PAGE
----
Guardiola couldn’t help himself, however, and the temptation to play 4-3-3 with De Bruyne and Silva in the Xavi and Iniesta roles was too great. He has been helped by the emergence of Raheem Sterling and Leroy Sané as effective and productive wingers in this system, and Sergio Agüero’s post-Gabriel Jesus form has been lethal. There’s still not quite the same unerring grasp of games as there was before, and the defence is an accident waiting to happen, but going forward they’re spectacular.


City’s main strength is still their awesome level of individual quality in attack. David Silva is still, on his day, the most devastating player in the Premier League; Sergio Agüero remains the division’s best finisher by a distance; Kevin De Bruyne is laughably productive in terms of chances created. On top of this, Raheem Sterling and Leroy Sané are among the most exciting young talents in Europe. Chelsea’s defence, particularly the right flank, is in for a huge test.

Logically, they have continued to enjoy the extreme levels of domination that their collective talent merits: Man City have averaged 60.4% possession this season, the league’s highest figure; they’ve taken 15.8 shots per game on average and faced 8.2; Agüero alone has taken 4.2 shots per game, the league’s second highest figure; they’ve hit the target 5.2 times per game while their own keeper has been worked 2.8 times per game; 37.1% of their shots on target have been goals, the league’s highest figure.

Nothing like close to their best, and with a hell of a way to go to meet Guardiola’s exacting standards, but this remains a team capable of blowing any other out of the water. The only question is whether they get to blow you out of the water before their defence hands you the game on a plate.


Of all the reasons for Guardiola’s much-publicised and greatly enjoyed malaise, the most obvious is that he’s a f**king bald fraud his defence is so obviously unsuitable for the task at hand. Stones will be an excellent footballer one day but isn’t now, while Otamendi is extremely rash and questionable positionally. Kompany should probably retire, while every full-back is A) not good enough and B) totally past it. Between them, their goalkeepers have recorded the division’s third lowest save average: a mere 61%.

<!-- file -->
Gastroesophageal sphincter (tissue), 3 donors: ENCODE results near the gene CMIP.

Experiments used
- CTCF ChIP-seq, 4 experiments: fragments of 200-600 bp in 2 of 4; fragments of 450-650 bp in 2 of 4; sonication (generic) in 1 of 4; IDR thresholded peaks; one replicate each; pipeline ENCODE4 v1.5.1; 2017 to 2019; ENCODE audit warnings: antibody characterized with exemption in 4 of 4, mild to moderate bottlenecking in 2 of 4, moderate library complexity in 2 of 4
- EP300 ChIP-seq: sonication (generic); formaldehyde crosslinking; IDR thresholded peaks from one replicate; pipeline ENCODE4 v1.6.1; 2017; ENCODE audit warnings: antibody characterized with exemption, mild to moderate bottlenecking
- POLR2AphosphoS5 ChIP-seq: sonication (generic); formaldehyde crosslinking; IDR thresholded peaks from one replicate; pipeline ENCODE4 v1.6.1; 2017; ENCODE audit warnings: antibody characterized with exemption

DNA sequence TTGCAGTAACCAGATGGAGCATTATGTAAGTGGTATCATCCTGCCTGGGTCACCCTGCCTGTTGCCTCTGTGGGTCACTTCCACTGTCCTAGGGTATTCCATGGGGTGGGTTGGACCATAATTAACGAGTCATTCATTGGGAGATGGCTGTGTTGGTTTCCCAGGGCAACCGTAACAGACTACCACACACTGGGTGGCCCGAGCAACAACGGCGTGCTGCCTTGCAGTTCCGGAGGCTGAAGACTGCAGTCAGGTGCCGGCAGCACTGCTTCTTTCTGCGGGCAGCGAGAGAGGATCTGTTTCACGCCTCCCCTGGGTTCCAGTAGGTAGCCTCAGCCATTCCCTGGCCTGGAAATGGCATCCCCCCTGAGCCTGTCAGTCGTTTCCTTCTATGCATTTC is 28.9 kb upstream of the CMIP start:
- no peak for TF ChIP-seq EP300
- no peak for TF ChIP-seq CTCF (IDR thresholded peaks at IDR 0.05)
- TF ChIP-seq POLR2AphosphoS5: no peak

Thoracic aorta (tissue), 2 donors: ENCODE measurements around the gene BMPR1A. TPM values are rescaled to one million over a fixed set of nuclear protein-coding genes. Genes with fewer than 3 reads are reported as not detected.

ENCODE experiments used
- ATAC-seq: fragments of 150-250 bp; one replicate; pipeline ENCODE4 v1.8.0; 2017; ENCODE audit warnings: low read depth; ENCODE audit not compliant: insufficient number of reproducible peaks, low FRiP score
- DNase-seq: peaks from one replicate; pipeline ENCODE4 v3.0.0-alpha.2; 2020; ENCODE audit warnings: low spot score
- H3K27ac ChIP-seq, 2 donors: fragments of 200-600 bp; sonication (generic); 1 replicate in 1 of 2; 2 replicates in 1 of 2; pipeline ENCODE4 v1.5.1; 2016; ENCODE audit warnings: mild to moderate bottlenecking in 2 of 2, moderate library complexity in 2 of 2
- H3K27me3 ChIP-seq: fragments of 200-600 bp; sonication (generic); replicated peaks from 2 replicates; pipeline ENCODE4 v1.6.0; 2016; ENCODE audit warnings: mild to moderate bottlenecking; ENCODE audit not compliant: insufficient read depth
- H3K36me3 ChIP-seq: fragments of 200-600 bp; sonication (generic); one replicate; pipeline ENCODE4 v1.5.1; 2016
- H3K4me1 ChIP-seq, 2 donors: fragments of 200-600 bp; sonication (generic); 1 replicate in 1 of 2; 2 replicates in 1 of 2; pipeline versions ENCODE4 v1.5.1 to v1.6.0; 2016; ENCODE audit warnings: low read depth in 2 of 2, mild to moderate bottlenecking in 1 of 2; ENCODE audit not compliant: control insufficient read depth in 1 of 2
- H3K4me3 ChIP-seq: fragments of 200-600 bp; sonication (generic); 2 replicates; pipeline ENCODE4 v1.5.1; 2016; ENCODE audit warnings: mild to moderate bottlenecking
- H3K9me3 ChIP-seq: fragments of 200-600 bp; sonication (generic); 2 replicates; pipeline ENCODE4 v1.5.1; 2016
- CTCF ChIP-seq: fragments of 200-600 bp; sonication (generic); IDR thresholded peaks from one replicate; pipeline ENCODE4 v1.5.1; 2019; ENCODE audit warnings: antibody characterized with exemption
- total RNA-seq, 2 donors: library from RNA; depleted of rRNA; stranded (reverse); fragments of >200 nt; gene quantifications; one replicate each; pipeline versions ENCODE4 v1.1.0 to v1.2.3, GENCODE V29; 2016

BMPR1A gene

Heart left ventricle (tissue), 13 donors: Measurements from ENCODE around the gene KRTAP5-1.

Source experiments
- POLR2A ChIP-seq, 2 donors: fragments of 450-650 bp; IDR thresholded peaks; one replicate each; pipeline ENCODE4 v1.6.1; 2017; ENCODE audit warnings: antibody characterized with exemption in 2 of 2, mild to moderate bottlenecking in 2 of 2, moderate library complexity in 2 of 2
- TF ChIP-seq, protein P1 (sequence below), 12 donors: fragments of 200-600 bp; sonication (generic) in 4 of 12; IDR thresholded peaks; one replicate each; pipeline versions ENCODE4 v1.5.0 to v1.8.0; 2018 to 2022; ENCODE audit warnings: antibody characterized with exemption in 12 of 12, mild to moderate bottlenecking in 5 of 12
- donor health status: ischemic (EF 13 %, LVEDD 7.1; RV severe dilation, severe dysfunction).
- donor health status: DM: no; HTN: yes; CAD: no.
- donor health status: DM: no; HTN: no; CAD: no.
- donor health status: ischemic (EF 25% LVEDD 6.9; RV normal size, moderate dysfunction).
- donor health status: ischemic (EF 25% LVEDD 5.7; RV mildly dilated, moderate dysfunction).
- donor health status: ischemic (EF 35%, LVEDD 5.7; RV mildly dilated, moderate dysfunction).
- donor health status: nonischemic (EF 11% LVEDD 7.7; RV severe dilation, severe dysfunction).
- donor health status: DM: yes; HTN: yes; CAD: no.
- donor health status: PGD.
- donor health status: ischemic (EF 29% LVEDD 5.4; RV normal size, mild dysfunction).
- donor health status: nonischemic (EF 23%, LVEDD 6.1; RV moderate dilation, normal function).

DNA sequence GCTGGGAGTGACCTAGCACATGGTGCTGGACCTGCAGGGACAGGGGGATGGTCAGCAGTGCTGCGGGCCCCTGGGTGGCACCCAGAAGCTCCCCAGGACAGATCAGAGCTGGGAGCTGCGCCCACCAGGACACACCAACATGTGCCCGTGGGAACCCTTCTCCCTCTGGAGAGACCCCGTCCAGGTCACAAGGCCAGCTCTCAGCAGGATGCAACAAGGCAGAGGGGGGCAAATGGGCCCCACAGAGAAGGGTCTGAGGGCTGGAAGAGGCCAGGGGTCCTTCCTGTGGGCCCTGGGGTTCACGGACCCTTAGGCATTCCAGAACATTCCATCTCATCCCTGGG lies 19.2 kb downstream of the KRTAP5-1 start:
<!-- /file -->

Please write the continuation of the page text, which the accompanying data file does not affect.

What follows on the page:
On top of that, central midfield is wide open. Fernandinho, the only player they have capable of commanding that zone, is now most commonly seen at right-back, while injury to Gündoğan and a lack of talent in the cases of Fernando and Fabian Delph mean City have literally no good players left to anchor the side, and Yaya Touré (now aged 87) is back getting regular minutes. The maverick Ivorian is a shadow of a shadow of a shadow of […] a shadow of a shadow of a shadow of his former self. An ancient Touré coupled with the gung-ho pairing of Kevin De Bruyne and David Silva hardly screams ‘security’.

Also: Jesús Navas.

Likely XIs

Guardiola seems to have lost the will to innovate and at times indeed the will to live, and at times appears to be merely sending City out in the shape that makes him most aesthetically pleased.

As for Chelsea, the absence of Victor Moses gives Antonio Conte a big headache, especially against an attacking outfit this good. One suspects he’ll choose a more defensive option than Pedro this time around, and put César Azpilicueta at wing-back, allowing Kurt Zouma to make a comeback in central defence.


After a total clusterfruitcake at the Bridge on Saturday, Chelsea badly need a result here. City’s draw at Arsenal on Sunday showed the good and the bad in their side, and we shouldn’t be surprised by a similarly open, uncontrolled, slightly bizarre contest here. Chelsea would arguably take a draw, and we shouldn’t be surprised if Conte closes the game down to get one. 1-1.